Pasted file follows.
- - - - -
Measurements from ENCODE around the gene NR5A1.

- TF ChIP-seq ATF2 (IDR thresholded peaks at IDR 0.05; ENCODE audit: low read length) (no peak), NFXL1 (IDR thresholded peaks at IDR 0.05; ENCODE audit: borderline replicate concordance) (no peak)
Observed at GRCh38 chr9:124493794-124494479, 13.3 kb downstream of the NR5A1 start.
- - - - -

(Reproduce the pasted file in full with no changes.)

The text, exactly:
Measurements from ENCODE around the gene NR5A1.

- TF ChIP-seq ATF2 (IDR thresholded peaks at IDR 0.05; ENCODE audit: low read length) (no peak), NFXL1 (IDR thresholded peaks at IDR 0.05; ENCODE audit: borderline replicate concordance) (no peak)
Observed at GRCh38 chr9:124493794-124494479, 13.3 kb downstream of the NR5A1 start.